• Marketing

    • Principles 

      • Make your offer as compelling as possible to maximize conversions. E.g. 7-day free gym pass.
      • Send messages to companies’ FB page to solicit new business in lieu of paid ads. Start local and give personalized reference. 
      • 4 characteristics of a highly shared video 
        • Inspiring 
        • Entertaining (comedy or otherwise)
        • Awareness (what people are thinking, show them themselves. People want to feel seen and understood). 
        • NOT information 
      • We remember humor and it unusual ads better than others. Humor arousing and positive moments are more memorable .
      • Have highly consumable lead magnets of high value ( top 5 question, checklist, etc) for Facebook ads. Ebooks take too long to consume. The dream is simple: get your product in the hands of celebrities or “influencers,” and they create a ripple effect that skyrockets you to fame and fortune.
      • Baking shareable, spreadable messages into your product is the ultimate growth hack. As MIT’s Henry Jenkins puts it: on the web, “if it doesn’t spread, it’s dead.” 
      • It’s better to create a category than to fight in one. Being first and then striving for perfection — instead of fighting to be best in a crowded space — is the fastest path to mindshare.
        • Writer Chris Guillebeau, from The Art of Non-Conformity blog, provides a perfect example of the Corollary at work in a lifestyle business. Instead of starting yet another site offering generic lifehacking hints, Chris found an uncontested corner of his field to conquer. Specifically, he set out on a mission to visit every country in the world. The scope of this quest transformed him into a star among travel/lifehacking bloggers, and his site quickly become a lucrative success.
      • The Superstar Corollary
        • Being the best in a field makes you disproportionately impressive to the outside world. This effect holds even if the field is not crowded, competitive, or well-known.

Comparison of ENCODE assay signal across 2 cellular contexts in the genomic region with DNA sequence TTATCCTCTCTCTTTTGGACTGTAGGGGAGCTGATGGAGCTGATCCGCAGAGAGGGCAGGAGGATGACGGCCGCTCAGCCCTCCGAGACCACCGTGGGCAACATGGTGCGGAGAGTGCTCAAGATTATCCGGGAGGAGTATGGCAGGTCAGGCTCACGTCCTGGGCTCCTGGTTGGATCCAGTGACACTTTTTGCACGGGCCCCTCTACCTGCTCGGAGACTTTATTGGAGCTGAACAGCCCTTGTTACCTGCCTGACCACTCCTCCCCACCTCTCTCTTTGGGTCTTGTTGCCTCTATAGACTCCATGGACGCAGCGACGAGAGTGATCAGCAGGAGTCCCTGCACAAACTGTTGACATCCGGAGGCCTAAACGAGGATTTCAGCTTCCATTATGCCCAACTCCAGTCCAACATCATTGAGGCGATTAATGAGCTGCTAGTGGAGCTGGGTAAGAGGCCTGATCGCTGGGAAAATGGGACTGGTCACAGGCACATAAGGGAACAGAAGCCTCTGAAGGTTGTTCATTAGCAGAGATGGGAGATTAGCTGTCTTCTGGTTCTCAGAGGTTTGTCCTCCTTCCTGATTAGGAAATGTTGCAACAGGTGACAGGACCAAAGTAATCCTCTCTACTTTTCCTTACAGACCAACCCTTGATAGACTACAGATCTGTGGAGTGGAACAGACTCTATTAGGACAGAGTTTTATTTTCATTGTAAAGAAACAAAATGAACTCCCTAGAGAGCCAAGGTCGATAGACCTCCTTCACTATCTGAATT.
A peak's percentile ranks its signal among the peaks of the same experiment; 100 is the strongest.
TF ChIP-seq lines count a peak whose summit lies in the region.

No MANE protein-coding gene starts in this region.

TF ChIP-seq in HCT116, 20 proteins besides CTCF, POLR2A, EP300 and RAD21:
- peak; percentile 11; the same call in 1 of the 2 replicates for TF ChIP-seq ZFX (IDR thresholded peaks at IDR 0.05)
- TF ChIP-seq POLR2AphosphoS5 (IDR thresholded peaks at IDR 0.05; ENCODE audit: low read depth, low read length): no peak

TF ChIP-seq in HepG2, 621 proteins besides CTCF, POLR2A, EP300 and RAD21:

• In his book Buzz Marketing, author Mark Hughes lists the six buttons of buzz as:
        • The Taboo
        • Unusual
        • Outrageous
        • Hilarious
        • Remarkable
        • Secrets
      • Swannies blue light blocking glasses business is a good example of using cognitive biases to increase conversions (e.g. Add phone number and email to make them feel safe)
      • Use “you” as much as possible in copy
      • 4 step email launch sequence 
        • Customer case study / story from product results 
        • Reminder and paste first email below 
        • Sale is closing on <date> and post first email below 
        • Last call for the “I want more <customer name>-sale”
    • Software and Services

      • Use eCamm recording Skype convos and re-purpose for podcasts. Can take file and edit easily too. 
      • Market research 
        • Use Reddit to get feedback on what the market wants. E.g.  What would you change with yoga mats or what would be your ideal x. 
      • Use YouTube instead of other video hosting platforms to get organic search to your sales page with YouTube as video for video sales letter.  
      • keywords to use for YouTube and Google searches
      • LinkedIn ProFinder: submit proposals to people requesting services to get new clients
      • – get public relations & media coverage 
      • – B2C and B2B Lead List
      • VPS to outsource FB account without getting flagged 
      • – automated SEO
      • If you want to get started without professional help, there are plenty of services that offer easy and inexpensive distribution. is a popular option, and they have many options for releasing online press releases.